The Lion in Winter: “High Class Hokum” With Irritants That Hamper the Material.

Reviewed by Iris Winston

Categories: Community Theatre

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Photo: Wendy Wagner

The Lion in Winter began with a whimper rather than a bang, lasting for fewer than 100 performances on Broadway. Its future looked up when it headed for the silver screen with Katherine Hepburn in the role of Eleanor of Aquitaine.

But a recent West End revival was described as “Broadway hokum” by Michael Billington of The Guardian. Charles Spencer of The Daily Telegraph was a little more positive in talking of it as “historical hokum but high class hokum much funnier on stage than in the overblown film.”

Set up to portray the ultimate dysfunctional family, James Goldman’s script throws in the odd tender moment in his portrayal of the love/hate relationships between King Henry II, his wife, Eleanor, their three sons, Richard, Geoffrey and John and Alais, the sister of Philip, King of France. She was betrothed to Richard as a child, raised by Eleanor and is now Henry’s mistress.

Henry wants the throne to pass to his youngest son, John. Eleanor favours the oldest, Richard. Geoffrey plots and schemes to outwit his parents and his brothers. Alais complains about being a pawn in the royal game of chess.

Meanwhile, the playwright delivers an anachronistic, wordy play (in the vein of Edward Albee’s Who’s Afraid of Virginia Woolf? but a very distant cousin in terms of quality) that uses historical events as a jumping off point, apparently caring very little about historical truth. For example, the decorated Christmas tree originated in Germany during the Renaissance and was adopted in England during Queen Victoria’s reign. It does not make historical sense to include it in Chinon, France in 1183.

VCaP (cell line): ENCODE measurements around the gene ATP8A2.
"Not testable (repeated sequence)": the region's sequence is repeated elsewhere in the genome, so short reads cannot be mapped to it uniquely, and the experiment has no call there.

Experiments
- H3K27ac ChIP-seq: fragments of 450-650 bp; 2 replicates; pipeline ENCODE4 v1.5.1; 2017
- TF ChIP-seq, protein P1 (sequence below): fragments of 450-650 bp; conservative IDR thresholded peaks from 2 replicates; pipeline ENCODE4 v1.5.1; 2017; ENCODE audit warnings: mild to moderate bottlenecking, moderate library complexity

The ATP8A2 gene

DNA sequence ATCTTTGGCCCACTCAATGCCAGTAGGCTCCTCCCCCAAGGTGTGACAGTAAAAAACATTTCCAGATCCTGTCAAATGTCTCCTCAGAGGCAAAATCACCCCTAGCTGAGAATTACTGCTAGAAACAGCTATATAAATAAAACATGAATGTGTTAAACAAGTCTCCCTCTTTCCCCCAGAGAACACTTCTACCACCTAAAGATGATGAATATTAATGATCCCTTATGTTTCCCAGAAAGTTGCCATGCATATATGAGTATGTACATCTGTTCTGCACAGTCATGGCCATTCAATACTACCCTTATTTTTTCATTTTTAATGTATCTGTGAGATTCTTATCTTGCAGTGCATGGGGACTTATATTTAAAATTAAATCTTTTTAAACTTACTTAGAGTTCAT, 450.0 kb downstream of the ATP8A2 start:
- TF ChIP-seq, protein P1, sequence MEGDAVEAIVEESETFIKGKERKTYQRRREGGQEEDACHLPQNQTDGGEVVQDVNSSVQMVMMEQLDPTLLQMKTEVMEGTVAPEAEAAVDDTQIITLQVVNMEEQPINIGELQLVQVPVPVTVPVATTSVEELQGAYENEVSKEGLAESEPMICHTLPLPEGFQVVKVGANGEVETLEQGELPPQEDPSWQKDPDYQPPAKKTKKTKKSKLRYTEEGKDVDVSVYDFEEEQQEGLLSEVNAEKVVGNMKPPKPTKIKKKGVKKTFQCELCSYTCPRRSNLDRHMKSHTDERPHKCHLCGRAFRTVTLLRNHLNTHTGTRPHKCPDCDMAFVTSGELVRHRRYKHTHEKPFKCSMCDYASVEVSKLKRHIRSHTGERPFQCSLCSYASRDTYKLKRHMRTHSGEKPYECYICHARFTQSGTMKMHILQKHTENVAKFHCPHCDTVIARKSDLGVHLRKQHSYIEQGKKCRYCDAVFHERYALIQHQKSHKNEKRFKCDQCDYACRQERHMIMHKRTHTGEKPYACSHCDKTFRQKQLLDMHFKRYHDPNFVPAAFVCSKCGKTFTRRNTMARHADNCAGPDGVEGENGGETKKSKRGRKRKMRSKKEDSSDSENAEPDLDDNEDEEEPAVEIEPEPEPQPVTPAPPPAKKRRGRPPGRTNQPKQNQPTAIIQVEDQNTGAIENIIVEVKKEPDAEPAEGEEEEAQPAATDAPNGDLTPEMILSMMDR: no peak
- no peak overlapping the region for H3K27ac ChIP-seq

In the Kanata Theatre production, director Jim Holmes joins Goldman in celebrating anachronisms by including excerpts from Louis Armstrong recordings — one of my favourite artists, but out of place here — while maintaining period costumes (well executed by designer Kathryn Clarke) and using costumed set changers to keep things moving.

With the uncertainty created by the on-again/off-again approach to history, it is little wonder that Dale MacEachern seems somewhat tentative as King Henry II, less of the regal, roaring lion and more of the wary, cunning fox.

As Eleanor, Kim Strauss delivers a strong, well-controlled performance, periodically seeming amused and slightly removed from the whirl of intrigue around her — despite being part of it.

As the three princes, Marko Pilic is retiring rather than lionhearted as Richard, Shane Bouchard is constantly smiling as the scheming Geoffrey and Carl Cachero throws one tantrum after another as John. As Alais, Emily Walsh is appropriately petulant, while James Renaud is suitably supercilious as King Philip of France.

The production speaks of considerable effort, but, too often, the irritants in the material hamper the result.

The Kanata Theatre production of The Lion in Winter continues to April 4.

The Lion in Winter

By James Goldman

Kanata Theatre

Director: Jim Holmes

Set: Jim Holmes, Jim Clarke, Les Horn

Lighting: Cameron MacDonald

Sound: Martin Weeden

Costumes: Kathryn Clarke

Cast:

Henry II……………………………………….Dale MacEachern

Alais…………………………………………..Emily Walsh

John……………………………………………Carl Cachero

Geoffrey……………………………………….Shane Bouchard

Richard………………………………………..Marko Pilic

Eleanor………………………………………..Kim Strauss

Philip………………………………………….James Renaud

House servants……………………


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